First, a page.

VIOLENT, authoritarian and fascist regimes often target artists, musicians, and the arts themselves — this is something we see East and West, ancient and modern. The latest outbreak of what Talking Heads called “Fear of Music” seems to be taking place in the Middle East, where the Islamic State is destroying drums and other musical instruments because they are somehow “un-Islamic.”
The site Epic Times has a photo and brief description. (I think the story was broken by the UK’s Daily Mail.)
Instrumental music, it appears, is not music to the ears of ISIS. In one of the group’s almost daily releases of propaganda imagery, black-clad militants in eastern Libya are shown presiding over the destruction of a number of musical instruments. Saxophones and drums go up in smoke as the group torches them in the open, drumming up fear in the process.
This is — let me be clear — appalling. It’s especially weird since some of my favorite musicians are soulful Sufis (see RT, right) or other kinds of Muslim sect. (Ted Gioia’s new book Love Songs looks at how the music of Andalucian Moors shaped the contemporary Western love song.)
But this censorious spirit exists in our own Judeo-Christian and Anglo-American world. Oliver Cromwell’s Puritans were violent religious fanatics who smashed the stained glass in churches and tore out the pews where chorale groups sang psalms. (The aesthetic was considered idolatry or “Roman.”)
The Nazi’s chilled expression with their Degenerate Art show; Stalin nearly destroyed Shostakovich. I’m old enough to (barely) remember the record-burnings of the “disco sucks” movement. American Christian maniacs burned Beatles records after John Lennon’s Beatles-are-bigger-than-Jesus remark.
These were all reasonably brief movements. But one lasted significantly longer: The early Christian war on secular music, which lasted for hundreds of years. I spend a lot of time digging into this for my book — it’s an almost literary example of “the killing of the creative class” — though very little made it into the final Culture Crash. Here’s a bit of it, though:
Jupiter-worshipping imperial Rome was often suspicious of artists, but the early Christians could be downright hostile. As Christ’s following spread from a small cult in the Levant into the Roman mainstream – becoming the official religion in the 4th century – its value system and roots in the very different Hebrew culture, created a tension with Roman’s public spirit.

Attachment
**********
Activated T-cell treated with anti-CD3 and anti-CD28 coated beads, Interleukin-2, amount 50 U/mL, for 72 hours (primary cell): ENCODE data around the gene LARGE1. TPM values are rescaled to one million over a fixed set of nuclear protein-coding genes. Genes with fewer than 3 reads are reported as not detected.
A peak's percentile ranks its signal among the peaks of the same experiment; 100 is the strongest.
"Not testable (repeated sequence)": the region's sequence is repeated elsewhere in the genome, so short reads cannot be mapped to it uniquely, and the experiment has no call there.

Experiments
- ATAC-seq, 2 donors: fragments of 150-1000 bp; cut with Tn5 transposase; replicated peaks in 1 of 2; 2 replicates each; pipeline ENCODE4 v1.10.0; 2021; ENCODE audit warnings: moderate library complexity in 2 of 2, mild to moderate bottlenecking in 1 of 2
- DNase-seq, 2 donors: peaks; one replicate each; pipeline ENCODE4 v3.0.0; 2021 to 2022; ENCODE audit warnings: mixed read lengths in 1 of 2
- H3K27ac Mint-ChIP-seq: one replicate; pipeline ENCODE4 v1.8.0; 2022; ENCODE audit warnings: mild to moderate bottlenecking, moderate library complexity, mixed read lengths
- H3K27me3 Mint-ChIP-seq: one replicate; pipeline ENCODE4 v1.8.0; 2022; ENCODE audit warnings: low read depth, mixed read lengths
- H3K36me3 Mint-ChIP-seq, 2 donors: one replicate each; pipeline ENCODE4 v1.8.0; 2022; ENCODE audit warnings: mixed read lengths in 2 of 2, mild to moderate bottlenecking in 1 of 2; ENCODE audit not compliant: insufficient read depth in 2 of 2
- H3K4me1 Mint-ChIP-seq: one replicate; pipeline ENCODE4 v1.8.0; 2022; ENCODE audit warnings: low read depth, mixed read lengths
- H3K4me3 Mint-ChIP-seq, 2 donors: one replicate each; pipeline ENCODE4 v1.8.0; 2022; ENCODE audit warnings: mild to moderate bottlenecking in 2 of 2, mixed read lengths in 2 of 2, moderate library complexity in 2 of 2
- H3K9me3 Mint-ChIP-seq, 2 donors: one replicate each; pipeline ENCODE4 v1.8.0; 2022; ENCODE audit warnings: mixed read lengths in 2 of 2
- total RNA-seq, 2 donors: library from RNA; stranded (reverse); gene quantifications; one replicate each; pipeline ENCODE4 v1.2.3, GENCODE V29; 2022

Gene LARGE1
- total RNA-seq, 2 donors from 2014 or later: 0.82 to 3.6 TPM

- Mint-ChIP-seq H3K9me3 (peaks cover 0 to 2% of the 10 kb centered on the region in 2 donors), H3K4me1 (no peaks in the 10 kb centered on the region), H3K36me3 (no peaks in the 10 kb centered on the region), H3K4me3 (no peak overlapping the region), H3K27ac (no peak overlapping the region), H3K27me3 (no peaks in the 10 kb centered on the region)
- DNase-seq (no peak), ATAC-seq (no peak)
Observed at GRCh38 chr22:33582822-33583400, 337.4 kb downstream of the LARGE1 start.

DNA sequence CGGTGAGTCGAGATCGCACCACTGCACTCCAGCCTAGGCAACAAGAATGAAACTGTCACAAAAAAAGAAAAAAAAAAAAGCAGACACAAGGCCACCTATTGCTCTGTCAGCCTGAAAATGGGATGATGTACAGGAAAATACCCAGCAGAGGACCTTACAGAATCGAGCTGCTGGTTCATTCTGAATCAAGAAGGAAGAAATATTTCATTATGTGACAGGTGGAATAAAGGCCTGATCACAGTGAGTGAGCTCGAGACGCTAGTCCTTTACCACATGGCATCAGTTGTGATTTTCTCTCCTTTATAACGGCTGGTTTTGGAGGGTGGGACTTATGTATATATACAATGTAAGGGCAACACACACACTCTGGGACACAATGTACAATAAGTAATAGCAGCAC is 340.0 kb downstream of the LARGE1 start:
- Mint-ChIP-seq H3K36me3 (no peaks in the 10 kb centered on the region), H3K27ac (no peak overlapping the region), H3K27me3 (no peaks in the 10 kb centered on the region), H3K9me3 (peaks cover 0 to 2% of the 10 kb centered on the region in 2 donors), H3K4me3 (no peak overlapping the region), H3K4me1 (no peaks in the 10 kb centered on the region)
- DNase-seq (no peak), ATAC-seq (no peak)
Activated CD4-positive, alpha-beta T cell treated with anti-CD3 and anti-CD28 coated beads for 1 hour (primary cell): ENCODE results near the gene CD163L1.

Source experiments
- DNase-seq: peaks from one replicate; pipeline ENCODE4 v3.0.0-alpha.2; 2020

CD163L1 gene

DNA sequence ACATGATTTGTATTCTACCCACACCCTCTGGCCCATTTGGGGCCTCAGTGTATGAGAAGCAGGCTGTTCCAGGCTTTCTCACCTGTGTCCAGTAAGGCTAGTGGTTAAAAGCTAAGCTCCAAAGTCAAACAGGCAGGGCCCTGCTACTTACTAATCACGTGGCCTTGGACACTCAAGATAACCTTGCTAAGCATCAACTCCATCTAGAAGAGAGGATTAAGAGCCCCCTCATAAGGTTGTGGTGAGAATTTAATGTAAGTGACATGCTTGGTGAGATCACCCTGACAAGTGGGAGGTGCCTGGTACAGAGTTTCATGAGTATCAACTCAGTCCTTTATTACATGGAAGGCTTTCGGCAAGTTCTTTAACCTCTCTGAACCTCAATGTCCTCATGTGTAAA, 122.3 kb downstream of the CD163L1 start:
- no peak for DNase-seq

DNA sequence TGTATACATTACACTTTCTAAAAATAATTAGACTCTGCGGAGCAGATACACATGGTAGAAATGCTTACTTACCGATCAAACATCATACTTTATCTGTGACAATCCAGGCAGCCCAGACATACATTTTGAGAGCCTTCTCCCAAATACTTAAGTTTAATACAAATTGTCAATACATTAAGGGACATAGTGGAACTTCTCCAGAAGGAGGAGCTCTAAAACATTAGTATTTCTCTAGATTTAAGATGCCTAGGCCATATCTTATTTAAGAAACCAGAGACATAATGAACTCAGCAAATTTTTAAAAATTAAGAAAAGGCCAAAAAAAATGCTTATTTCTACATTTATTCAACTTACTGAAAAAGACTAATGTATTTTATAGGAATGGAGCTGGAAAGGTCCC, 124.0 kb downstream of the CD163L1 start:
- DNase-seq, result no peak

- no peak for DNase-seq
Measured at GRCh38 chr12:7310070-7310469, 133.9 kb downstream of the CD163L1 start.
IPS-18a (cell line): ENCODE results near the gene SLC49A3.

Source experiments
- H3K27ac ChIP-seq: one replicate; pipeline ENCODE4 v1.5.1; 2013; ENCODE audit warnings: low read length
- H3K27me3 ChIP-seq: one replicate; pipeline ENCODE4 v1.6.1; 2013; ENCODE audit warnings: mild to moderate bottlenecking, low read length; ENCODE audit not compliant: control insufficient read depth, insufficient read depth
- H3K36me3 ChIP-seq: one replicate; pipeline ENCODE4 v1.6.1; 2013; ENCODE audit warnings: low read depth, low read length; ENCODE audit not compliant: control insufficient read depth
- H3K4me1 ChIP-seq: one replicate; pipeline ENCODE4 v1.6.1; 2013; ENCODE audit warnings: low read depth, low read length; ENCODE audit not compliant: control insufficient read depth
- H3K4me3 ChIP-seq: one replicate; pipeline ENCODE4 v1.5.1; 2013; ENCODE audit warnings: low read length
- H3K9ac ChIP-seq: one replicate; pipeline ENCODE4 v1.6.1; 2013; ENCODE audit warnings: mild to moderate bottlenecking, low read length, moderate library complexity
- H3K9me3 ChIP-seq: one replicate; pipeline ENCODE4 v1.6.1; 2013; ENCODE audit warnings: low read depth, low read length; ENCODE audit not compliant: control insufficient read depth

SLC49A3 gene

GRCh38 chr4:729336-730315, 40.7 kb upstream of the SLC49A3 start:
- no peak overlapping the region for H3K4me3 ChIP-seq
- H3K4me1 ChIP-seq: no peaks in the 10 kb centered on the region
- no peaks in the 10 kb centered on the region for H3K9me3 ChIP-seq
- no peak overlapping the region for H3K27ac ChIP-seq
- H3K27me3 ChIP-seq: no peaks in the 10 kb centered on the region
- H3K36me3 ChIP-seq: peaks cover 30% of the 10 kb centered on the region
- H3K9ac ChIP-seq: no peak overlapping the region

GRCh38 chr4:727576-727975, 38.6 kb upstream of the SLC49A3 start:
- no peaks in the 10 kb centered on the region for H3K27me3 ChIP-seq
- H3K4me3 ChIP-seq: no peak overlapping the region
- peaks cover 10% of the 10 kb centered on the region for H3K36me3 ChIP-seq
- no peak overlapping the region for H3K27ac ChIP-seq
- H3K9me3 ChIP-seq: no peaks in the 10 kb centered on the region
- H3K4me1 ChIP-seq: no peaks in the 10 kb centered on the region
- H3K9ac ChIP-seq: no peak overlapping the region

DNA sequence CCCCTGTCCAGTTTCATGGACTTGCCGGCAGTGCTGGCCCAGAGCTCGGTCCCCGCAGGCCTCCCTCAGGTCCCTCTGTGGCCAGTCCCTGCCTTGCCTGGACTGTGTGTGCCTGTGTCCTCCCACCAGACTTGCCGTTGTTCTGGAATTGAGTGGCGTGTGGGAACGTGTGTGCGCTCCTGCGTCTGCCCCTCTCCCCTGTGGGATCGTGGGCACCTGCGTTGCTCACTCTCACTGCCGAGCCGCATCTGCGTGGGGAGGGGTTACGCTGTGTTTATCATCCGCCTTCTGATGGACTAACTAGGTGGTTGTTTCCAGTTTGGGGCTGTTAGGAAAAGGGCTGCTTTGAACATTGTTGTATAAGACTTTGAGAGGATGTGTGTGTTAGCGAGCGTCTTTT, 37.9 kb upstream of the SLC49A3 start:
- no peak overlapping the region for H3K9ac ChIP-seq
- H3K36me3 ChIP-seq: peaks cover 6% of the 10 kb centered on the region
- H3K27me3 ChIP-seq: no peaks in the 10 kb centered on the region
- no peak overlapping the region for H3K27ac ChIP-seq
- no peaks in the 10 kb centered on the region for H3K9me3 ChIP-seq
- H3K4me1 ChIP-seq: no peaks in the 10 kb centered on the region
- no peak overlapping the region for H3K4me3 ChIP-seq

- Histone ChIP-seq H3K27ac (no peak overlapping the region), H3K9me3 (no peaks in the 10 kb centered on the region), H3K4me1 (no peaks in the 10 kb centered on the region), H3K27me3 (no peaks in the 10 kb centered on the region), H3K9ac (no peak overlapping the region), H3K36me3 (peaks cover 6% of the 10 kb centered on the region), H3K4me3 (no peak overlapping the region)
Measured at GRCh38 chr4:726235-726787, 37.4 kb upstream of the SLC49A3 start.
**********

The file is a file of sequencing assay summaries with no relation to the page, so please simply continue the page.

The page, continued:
Clement of Alexandria, in the late 2nd century, warned of the “indecency and rudeness” that musical instruments deliver, and condemned the man who “rages about with the instruments of an insane cult. We completely forbid the use of these instruments at our temperate banquet.” And it wasn’t just public performances of music that upset the early Christians: Because music often accompanied pagan sacrifice and religion, those performing music at home were suspected of worshipping idols.
Saint Jerome, the Roman Christian priest, made no secret of his attitudes in his writing. “Drive out the singer like a criminal,” he wrote in one of his epistles. “Cast from your house all women lyricists and harpists, the devil’s choir whose songs are the deadly ones of sirens.” His attitude toward writers shows how far things had come from the Golden Age: “The songs of the poets,” he wrote, “are the food of demons.”
Much of the creative class, then, began to be exiled from respectable society as Christianity takes over the Roman empire in the fourth century. “Whoever performs in a theater or is a wrestler or a runner, or a music teacher or a comic actor,” reads a canon of Hippolytus, “or who teaches savagery or a priest of the idols – none of these may be permitted to attend a sermon until they have been purified from these unclean works. After forty days they hear a sermon. When they prove themselves worthy they will be baptised.” Dancers, actors, and especially a “woman who dances in taverns and allures people by her beautiful singing and her deceitful melody” – as the Canons of Basil put it – didn’t fare much better.
… For hundreds of years – until the 12th century – Christian fathers forbade the use of every instrument but the church organ. Other instruments – especially the lyre and pipes – were associated with the very paganism that the Catholic leadership was trying to stamp out. For much of the Middle Ages, all secular music was forbidden.
Are all these repressive Christians — like the rocker disco-sucks crowd — as bad as ISIS? Of course not. Do our Western bad deeds excuse theirs? No, again.
But let’s remember that the anti-aesthetic impulse is not unique to Middle Eastern fanatics: We’ve experienced — and perpetrated — it too.
UPDATE: Now these dipshit fanatics are burning books and sacred manuscripts, here.